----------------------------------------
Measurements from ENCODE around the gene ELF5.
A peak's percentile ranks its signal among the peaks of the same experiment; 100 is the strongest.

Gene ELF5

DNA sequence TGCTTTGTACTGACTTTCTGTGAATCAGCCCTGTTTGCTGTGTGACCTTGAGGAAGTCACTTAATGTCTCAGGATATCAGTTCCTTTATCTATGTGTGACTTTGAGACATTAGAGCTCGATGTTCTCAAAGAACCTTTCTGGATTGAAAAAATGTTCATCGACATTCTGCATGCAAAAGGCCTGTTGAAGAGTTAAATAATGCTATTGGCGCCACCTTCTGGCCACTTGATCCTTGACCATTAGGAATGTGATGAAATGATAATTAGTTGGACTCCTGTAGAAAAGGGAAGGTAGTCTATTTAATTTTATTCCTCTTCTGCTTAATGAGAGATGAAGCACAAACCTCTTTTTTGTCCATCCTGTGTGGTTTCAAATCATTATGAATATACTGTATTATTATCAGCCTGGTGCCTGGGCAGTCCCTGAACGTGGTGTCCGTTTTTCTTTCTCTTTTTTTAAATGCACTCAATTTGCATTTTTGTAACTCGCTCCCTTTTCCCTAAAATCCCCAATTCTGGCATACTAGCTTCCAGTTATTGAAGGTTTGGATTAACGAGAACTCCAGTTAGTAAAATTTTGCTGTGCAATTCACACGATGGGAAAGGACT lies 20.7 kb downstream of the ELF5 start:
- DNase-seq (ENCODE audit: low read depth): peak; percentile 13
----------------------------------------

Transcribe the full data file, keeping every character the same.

Measurements from ENCODE around the gene ELF5.
A peak's percentile ranks its signal among the peaks of the same experiment; 100 is the strongest.

Gene ELF5

DNA sequence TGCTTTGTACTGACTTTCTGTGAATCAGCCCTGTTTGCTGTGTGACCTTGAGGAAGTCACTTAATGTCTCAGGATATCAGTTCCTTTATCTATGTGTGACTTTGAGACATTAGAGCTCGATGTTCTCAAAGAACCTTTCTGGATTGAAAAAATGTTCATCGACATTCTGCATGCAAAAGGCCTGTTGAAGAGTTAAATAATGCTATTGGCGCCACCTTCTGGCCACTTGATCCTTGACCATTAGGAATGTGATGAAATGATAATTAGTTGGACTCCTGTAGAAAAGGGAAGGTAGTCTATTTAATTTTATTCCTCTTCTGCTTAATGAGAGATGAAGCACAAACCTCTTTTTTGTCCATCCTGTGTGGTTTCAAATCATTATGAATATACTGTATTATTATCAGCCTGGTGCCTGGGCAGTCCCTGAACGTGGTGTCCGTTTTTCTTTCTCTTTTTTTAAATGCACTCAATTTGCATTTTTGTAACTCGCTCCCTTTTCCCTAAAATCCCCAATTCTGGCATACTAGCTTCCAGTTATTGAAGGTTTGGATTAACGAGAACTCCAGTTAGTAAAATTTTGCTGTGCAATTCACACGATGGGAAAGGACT lies 20.7 kb downstream of the ELF5 start:
- DNase-seq (ENCODE audit: low read depth): peak; percentile 13